ALBANY, N.Y. (NEWS10) – Since 2020, New York State has been interested in salt. This month, a final report was released by the Adirondack Road Salt Reduction Task Force, a group convened to study whether the use of road salt in the winter is safe for the Adirondacks.

The task force’s work has culminated in a 27-page report, released last week by the New York State Department of Transportation and Department of Environmental Conservation. The report looks at what the introduction of salt onto roadways does to rivers, streams, and wildlife around the Adirondacks. The core messaging: Use less.

“I thank the Adirondack Road Salt Reduction Task Force and our agency partners for their hard work on completing this report prior to this year’s snow and ice season,” said State Department of Transportation Commissioner Marie Therese Dominguez. “The State Department of Transportation takes its role in balancing public safety with environmental stewardship very seriously and we are currently evaluating new areas within the Adirondack Park to conduct salt reduction pilot programs this coming winter.”

The report breaks down the issues with using road salt, just as salt breaks down ice when used on roads. When it does so, it dissolves into snow melt and groundwater, which the report finds leads to accumulations of higher amounts of chloride in drinking water.

It’s not a matter of high alert everywhere. The report states that many of the Adirondack Park’s 11,000+ lakes and ponds are within safe contamination guidelines. While that’s a comfort, there are exceptions – water bodies that show evidence that the use of road salt on nearby roadways may be higher than is deemed safe. Even in the places deemed within regulation, the task force advises a fresh look at whether those regulations are enough.

“Task Force members with subject matter expertise also found that more recent scientific literature may indicate existing water quality standards are not protective enough to prevent impacts to the Adirondack Park’s sensitive natural resources and ecosystem,” the report states in its “Solutions and Findings” section. “Therefore, more protective limitations specific to the Adirondack Park may be required to prevent further deterioration to the region’s water quality, wildlife, and the environment.”

Seven core recommendations are made in the report, including:

  • Setting new and improved water quality standards that better protect the health of those drinking from or otherwise interacting with those water sources
  • Expanding on snow and ice removal methods and policies in ways that reduce the amount of salt used in a season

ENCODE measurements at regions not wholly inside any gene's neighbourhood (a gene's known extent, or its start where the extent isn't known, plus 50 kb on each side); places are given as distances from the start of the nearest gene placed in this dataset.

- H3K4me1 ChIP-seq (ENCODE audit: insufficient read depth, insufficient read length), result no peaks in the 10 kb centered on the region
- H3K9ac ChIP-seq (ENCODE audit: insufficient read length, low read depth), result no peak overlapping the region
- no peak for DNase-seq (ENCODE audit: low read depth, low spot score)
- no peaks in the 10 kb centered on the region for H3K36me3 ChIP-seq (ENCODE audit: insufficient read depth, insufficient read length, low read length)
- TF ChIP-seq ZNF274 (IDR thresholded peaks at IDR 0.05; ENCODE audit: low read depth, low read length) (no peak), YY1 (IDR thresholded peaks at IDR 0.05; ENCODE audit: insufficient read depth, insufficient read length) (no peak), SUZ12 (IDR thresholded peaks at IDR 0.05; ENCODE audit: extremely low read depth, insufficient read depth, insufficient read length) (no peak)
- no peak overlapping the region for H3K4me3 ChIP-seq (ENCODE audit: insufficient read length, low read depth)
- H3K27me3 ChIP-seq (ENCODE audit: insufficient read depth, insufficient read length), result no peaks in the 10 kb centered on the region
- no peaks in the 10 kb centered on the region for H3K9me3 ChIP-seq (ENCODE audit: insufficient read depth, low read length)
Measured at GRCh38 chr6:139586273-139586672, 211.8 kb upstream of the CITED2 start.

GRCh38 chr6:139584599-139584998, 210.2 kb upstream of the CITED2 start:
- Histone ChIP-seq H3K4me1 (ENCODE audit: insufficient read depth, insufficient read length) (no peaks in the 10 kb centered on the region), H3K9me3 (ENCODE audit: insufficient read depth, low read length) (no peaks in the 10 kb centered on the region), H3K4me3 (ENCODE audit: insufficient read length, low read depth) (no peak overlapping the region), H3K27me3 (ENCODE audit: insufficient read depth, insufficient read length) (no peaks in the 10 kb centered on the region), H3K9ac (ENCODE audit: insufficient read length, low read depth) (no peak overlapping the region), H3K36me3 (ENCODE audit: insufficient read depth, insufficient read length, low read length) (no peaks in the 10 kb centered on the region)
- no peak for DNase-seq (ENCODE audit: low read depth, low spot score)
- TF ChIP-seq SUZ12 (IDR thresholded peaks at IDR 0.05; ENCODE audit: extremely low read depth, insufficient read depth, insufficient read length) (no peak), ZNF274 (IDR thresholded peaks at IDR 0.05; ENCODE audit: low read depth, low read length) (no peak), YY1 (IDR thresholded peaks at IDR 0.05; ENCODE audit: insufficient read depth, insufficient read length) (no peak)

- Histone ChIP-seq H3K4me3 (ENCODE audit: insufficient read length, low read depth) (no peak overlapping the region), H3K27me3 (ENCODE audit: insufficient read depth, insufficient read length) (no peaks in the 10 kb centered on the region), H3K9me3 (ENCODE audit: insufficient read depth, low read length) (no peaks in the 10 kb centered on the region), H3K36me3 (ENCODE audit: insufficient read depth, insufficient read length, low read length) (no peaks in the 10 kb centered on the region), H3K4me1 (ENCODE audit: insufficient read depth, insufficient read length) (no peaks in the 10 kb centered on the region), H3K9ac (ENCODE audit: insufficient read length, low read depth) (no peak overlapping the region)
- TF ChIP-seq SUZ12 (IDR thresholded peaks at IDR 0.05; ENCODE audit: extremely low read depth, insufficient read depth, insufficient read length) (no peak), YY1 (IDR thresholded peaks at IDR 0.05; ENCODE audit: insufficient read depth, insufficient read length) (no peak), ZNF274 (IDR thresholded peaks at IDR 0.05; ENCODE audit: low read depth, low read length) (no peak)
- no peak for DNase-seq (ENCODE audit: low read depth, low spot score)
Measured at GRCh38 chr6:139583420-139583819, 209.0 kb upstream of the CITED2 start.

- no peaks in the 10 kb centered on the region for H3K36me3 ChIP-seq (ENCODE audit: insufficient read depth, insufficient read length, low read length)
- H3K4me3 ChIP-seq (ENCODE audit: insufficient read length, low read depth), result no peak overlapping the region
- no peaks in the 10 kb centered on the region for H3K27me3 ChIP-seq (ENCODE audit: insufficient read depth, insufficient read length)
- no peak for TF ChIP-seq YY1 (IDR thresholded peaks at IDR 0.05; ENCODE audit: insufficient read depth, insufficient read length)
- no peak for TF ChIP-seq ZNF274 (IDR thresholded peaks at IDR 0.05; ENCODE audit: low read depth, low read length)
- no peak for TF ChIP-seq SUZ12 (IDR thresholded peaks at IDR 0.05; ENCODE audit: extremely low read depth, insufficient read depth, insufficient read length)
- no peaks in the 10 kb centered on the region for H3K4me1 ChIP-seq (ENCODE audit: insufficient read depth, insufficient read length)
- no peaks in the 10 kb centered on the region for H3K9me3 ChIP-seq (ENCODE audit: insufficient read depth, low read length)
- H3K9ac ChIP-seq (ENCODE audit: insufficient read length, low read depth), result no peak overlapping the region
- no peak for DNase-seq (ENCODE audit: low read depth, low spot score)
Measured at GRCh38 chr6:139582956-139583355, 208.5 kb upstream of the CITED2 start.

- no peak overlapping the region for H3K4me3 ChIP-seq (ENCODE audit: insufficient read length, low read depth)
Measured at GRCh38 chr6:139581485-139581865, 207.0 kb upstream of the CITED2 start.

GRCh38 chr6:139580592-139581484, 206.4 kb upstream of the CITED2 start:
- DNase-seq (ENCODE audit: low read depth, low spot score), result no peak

• Providing snow and ice removal training to individuals, as well as public employees, who are part of the annual de-icing of local roads and highways
  • Maintaining and expanding funding for road salt reduction efforts, management practices, public outreach, and contamination response
  • Making salt usage data widely available to the general public
  • Pushing public outreach forward to better educate communities about ways to reduce the use of road salt, and why reduction matters
  • Quick response to water contamination

The task force breaks down exactly what more salt in the water means for environmental and human health. Road salt can cause aquatic ecosystems to change, threatening any and all lifeforms that can’t tolerate the uptick. Freshwater species become less abundant, and the impact is suggested to extend to trace amounts of metals like iron, lead and copper that can be found in fish. For humans, chloride levels are lower in the Adirondacks than in most of New York, but still not where they could be.

The New York Department of Transportation has used more than six million tons of road salt on Adirondack Park roads and highways since 1980. While the effects on ecosystems can be studied and monitored over years, others may be harder to detect over time – like plumbing. Chloride is corrosive, meaning that the more of it in water, the higher the risk of corrosion in pipes. Corrosion can lead to other chemicals and harmful substances becoming dislodged from piping, and ending up in drinking water. 73% of the Adirondack Park’s homes were built before the 1986 Safe Drinking Water Act, which prohibited the use of lead pipes – meaning threats to health that may have laid dormant for decades.

“We know (members of the task force) have a responsibility to keep the roads safe for travel,” said Kevin Chlad, Government Relations Director for preservation organization The Adirondack Council.  “We also know there is a limit to the amount of salt you can dump into a watershed before damage occurs. We didn’t know what that limit was when New York started using road salt here. Thanks to the task force, we know a lot more now. It’s time to act on that knowledge and save what has not yet been lost.” 

The fight to reduce the use of road salt has resulted in some solutions being implemented already across parts of the Adirondacks. Over the last several winters, Warren County has used brine, a salt-water mixture that gets applied to roadways prior to a deep freeze or period of heavy snowfall.